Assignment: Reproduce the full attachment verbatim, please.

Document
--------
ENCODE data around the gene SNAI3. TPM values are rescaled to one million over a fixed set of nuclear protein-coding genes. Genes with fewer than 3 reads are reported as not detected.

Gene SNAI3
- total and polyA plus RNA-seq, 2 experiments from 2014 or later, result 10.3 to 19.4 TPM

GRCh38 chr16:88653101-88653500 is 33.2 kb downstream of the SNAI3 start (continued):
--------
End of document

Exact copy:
ENCODE data around the gene SNAI3. TPM values are rescaled to one million over a fixed set of nuclear protein-coding genes. Genes with fewer than 3 reads are reported as not detected.

Gene SNAI3
- total and polyA plus RNA-seq, 2 experiments from 2014 or later, result 10.3 to 19.4 TPM

GRCh38 chr16:88653101-88653500 is 33.2 kb downstream of the SNAI3 start (continued):